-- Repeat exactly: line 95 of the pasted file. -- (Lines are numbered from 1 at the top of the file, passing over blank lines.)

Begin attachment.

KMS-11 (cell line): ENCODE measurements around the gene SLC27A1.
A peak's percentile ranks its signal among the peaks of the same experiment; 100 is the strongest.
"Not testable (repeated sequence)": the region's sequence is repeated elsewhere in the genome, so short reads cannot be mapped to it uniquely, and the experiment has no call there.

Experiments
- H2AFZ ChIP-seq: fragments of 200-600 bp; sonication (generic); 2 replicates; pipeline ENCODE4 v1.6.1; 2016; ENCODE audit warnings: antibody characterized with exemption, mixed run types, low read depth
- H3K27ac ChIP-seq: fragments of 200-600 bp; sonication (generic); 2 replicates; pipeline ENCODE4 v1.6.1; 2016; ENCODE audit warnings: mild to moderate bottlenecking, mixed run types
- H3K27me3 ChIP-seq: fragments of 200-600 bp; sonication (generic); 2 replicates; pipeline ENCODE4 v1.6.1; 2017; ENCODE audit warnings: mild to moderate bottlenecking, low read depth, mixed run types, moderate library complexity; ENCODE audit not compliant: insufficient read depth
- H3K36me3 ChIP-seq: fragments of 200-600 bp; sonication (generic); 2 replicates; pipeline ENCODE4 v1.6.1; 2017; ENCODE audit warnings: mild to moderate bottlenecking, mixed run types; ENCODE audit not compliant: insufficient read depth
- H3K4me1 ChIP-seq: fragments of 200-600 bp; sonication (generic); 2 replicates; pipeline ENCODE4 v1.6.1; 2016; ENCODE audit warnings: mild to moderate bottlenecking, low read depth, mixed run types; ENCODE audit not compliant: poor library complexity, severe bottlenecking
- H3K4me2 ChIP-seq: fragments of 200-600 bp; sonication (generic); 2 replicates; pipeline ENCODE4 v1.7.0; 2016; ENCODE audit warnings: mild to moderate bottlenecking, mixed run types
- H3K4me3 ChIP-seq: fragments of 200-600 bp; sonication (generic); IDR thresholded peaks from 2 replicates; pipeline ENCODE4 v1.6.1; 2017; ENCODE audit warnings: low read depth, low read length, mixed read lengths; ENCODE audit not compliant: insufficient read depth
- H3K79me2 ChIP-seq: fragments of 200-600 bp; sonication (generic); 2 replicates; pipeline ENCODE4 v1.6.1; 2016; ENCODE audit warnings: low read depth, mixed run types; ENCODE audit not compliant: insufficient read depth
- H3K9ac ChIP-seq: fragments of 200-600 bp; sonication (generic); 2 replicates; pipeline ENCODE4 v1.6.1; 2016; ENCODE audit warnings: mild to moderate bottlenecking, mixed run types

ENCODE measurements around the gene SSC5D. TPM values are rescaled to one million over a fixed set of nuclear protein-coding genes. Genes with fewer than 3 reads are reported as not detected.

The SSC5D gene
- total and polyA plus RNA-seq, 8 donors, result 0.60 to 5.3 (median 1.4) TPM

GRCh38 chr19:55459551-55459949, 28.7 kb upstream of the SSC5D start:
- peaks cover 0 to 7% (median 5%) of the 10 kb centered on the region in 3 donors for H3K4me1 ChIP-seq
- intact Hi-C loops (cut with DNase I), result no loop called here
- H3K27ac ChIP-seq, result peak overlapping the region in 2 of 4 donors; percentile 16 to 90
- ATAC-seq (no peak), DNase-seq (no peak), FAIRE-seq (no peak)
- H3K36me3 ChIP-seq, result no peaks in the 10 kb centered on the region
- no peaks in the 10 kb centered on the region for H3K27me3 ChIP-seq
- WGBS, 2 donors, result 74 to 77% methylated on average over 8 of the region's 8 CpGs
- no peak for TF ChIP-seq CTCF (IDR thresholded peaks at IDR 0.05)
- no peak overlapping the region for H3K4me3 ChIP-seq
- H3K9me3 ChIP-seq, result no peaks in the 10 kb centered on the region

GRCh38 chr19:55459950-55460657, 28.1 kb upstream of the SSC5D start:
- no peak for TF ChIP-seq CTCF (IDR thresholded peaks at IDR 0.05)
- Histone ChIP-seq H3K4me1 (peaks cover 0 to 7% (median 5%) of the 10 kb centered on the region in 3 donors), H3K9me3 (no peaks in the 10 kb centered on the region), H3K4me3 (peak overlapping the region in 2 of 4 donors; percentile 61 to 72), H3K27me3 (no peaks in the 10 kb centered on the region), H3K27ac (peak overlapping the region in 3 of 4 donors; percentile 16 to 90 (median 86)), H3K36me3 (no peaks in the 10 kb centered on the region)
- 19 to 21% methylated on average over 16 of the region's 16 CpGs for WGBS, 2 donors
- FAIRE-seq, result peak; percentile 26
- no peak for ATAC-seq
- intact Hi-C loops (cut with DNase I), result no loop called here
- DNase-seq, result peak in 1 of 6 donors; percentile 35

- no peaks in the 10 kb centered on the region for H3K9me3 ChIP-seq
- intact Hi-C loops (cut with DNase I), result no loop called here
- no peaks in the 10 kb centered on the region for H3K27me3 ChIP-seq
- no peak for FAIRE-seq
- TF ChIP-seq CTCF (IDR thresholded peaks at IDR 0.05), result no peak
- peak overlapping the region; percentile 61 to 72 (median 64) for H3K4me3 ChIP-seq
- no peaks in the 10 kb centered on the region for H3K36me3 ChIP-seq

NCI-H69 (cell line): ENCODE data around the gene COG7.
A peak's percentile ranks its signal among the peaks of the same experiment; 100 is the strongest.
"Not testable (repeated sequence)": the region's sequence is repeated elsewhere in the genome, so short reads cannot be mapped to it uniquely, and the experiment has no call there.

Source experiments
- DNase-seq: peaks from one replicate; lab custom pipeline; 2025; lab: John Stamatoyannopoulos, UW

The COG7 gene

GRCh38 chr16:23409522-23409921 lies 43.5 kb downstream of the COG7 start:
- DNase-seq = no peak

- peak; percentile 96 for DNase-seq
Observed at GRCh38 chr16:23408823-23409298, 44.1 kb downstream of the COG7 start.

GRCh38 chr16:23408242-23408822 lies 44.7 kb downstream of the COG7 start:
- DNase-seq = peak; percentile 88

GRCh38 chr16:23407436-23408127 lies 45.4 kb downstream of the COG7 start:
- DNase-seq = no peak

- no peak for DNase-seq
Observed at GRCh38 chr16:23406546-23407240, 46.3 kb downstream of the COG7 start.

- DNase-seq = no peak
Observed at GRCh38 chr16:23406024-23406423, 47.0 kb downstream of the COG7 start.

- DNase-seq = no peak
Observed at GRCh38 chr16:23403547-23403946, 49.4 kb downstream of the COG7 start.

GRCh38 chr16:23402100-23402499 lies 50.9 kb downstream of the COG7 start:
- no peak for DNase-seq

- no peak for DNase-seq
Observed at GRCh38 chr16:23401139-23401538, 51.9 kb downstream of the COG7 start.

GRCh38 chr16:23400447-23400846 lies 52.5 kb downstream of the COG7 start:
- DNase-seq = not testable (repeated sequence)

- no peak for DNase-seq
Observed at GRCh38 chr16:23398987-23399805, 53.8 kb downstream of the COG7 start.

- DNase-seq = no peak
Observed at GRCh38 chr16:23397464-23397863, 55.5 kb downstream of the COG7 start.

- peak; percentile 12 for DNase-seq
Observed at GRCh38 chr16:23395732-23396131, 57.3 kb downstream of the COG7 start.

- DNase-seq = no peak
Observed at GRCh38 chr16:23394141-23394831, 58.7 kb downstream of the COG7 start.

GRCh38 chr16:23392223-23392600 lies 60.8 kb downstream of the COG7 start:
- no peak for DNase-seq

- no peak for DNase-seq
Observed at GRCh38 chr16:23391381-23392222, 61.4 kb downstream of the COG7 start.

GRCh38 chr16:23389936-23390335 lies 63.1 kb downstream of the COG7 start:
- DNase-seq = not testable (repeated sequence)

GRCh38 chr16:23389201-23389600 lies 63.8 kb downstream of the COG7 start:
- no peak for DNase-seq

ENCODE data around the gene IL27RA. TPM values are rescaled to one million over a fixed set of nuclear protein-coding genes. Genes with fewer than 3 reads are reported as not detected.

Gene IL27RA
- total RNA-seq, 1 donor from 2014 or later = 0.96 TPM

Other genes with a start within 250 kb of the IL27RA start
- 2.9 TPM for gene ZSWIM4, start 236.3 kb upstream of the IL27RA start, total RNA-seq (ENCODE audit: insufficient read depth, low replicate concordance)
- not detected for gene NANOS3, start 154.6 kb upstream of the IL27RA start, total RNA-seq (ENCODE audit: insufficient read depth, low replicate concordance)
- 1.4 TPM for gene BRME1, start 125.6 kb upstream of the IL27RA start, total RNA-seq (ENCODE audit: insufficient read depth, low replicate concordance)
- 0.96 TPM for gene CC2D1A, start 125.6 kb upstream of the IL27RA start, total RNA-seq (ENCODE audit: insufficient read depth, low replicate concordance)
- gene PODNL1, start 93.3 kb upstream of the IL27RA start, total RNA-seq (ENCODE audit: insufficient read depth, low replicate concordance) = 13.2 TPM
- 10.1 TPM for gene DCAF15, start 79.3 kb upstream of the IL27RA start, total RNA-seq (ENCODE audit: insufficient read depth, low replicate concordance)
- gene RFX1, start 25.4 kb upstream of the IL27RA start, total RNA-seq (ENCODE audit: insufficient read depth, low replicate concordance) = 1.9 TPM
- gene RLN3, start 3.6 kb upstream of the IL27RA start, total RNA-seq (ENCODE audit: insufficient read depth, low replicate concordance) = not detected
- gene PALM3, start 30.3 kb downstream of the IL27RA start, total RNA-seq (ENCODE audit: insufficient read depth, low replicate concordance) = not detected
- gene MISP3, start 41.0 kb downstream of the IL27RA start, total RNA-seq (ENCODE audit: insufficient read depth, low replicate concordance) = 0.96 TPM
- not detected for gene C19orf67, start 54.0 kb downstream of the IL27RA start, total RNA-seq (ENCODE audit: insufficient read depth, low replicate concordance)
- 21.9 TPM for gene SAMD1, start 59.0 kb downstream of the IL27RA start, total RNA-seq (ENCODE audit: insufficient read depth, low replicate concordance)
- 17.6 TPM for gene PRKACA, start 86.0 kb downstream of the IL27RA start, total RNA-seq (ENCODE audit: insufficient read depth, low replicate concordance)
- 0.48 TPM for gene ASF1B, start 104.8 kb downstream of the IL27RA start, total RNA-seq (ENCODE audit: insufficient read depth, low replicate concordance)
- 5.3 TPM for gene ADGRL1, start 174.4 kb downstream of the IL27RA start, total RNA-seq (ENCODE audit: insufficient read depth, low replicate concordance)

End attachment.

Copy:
- gene RFX1, start 25.4 kb upstream of the IL27RA start, total RNA-seq (ENCODE audit: insufficient read depth, low replicate concordance) = 1.9 TPM